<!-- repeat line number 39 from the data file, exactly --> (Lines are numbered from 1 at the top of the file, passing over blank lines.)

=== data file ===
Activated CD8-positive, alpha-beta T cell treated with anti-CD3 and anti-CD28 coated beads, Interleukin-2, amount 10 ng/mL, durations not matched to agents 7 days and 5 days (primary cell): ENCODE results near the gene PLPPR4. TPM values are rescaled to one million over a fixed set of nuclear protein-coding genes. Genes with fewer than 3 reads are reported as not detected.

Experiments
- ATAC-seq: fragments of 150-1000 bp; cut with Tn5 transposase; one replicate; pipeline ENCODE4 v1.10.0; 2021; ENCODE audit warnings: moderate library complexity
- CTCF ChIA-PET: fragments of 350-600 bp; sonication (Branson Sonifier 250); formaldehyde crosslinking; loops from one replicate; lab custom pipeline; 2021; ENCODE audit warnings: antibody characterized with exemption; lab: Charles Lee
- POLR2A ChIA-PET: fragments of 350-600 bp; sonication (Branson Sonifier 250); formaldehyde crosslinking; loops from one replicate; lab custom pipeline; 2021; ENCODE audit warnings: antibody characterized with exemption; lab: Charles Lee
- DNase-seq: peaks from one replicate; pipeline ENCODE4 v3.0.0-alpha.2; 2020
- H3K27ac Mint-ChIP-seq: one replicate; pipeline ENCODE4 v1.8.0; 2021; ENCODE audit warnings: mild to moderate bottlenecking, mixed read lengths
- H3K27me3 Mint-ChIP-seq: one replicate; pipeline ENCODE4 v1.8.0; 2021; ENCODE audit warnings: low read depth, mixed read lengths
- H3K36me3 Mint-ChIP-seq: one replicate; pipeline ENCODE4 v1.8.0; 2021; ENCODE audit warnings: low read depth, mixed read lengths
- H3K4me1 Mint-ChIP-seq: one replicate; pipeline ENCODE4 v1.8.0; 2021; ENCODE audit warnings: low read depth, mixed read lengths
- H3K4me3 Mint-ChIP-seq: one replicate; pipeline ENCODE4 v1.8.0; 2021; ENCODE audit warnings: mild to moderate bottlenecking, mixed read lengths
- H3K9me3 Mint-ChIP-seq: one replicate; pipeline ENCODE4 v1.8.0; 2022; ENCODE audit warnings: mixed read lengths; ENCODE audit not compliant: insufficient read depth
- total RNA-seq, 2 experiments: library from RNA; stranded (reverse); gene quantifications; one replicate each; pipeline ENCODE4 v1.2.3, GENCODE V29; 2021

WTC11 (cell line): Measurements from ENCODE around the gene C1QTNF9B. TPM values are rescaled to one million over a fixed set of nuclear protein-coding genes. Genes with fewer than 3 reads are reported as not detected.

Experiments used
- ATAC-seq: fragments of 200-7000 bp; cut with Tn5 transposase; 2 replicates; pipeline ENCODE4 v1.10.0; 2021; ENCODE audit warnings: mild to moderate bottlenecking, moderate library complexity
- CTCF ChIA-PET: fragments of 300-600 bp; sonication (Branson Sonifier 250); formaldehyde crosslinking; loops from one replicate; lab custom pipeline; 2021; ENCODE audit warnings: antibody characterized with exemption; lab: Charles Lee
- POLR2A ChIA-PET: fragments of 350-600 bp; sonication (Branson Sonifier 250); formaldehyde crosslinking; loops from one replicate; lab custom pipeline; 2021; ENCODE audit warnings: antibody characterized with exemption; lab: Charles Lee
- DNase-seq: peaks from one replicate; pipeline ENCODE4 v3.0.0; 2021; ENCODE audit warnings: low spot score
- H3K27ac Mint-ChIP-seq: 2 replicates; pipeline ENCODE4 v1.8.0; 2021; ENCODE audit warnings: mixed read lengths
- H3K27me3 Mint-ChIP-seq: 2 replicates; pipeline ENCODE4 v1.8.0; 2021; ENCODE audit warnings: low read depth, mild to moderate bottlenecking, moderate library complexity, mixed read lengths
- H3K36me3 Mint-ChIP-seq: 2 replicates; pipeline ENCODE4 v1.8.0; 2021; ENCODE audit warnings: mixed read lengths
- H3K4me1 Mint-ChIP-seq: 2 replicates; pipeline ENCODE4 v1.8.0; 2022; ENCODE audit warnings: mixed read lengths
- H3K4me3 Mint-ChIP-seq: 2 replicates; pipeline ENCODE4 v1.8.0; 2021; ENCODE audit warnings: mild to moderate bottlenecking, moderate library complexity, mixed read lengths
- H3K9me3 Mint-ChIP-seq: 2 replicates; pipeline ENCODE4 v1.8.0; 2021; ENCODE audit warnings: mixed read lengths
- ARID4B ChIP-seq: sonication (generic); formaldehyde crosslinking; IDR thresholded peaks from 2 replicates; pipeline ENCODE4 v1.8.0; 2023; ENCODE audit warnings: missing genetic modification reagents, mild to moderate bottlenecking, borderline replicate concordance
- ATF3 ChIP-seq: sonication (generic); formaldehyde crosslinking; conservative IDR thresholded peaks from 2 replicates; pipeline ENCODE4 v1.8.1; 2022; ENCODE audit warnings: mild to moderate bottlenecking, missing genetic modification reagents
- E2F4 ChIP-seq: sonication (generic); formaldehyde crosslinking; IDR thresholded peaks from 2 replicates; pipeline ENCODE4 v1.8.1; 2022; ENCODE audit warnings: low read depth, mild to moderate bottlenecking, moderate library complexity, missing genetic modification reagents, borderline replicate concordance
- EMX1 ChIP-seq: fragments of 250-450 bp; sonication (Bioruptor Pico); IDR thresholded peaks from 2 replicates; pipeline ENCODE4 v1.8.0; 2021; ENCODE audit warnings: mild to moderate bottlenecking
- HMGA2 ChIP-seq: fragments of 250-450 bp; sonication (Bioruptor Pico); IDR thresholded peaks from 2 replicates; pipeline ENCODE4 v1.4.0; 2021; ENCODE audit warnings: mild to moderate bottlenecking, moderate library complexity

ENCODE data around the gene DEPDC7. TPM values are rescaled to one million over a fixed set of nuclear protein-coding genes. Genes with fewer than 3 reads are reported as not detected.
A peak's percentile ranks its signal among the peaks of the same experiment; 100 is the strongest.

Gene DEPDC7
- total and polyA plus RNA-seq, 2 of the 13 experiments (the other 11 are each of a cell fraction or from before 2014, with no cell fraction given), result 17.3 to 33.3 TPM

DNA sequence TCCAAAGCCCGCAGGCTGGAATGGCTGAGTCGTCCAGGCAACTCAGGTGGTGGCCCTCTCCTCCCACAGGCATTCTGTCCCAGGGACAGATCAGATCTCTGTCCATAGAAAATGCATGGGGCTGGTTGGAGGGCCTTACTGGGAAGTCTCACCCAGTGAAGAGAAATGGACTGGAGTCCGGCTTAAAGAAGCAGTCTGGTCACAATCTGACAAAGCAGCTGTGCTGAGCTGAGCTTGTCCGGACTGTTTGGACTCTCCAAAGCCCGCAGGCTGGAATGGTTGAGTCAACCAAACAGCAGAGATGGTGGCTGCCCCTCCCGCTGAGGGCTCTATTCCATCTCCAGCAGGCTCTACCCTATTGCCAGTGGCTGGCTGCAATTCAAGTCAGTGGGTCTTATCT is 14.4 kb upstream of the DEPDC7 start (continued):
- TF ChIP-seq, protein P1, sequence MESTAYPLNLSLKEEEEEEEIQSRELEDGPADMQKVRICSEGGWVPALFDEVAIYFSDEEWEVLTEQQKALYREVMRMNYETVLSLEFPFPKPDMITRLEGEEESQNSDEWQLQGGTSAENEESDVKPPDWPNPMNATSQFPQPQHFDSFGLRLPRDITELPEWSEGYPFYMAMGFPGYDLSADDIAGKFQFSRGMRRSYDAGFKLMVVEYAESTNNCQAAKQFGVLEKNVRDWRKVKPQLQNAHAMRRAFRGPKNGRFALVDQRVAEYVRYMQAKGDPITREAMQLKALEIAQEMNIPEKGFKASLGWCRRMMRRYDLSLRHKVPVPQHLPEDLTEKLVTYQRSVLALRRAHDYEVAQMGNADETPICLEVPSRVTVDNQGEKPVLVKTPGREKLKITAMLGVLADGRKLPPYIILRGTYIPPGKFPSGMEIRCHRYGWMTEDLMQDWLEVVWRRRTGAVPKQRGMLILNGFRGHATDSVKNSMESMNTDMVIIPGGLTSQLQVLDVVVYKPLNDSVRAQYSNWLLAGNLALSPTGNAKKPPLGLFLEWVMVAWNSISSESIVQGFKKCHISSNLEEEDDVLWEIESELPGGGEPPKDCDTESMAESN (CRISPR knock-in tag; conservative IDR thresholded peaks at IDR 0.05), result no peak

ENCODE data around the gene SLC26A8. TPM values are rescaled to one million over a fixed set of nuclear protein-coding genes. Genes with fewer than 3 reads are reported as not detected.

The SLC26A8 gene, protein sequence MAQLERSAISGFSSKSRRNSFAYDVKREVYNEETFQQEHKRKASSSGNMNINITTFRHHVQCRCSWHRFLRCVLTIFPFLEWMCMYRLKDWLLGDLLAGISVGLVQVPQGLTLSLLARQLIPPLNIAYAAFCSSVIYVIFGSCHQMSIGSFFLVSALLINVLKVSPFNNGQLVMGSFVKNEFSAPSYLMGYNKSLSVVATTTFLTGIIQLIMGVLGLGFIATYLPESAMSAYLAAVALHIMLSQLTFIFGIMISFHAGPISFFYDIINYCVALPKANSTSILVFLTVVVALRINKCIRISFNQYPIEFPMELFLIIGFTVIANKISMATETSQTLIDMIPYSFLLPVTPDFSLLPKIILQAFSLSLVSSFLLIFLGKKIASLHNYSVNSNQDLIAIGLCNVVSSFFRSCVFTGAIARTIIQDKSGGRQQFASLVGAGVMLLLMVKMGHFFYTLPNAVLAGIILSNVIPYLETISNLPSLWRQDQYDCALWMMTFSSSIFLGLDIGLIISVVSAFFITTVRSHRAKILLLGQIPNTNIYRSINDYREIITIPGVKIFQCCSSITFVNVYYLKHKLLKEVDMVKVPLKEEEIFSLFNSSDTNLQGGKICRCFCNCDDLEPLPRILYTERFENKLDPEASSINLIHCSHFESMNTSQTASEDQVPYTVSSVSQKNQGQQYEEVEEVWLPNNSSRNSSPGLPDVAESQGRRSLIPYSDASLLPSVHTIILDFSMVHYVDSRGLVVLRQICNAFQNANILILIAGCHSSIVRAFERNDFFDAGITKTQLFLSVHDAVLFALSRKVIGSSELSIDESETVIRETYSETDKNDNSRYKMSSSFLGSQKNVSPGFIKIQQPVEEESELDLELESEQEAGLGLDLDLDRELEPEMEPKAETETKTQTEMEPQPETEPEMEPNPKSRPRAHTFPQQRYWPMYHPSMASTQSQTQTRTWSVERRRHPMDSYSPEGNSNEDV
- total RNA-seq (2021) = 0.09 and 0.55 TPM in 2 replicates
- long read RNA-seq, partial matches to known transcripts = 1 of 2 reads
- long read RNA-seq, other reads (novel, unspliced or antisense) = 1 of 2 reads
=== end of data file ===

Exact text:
- total RNA-seq (2021) = 0.09 and 0.55 TPM in 2 replicates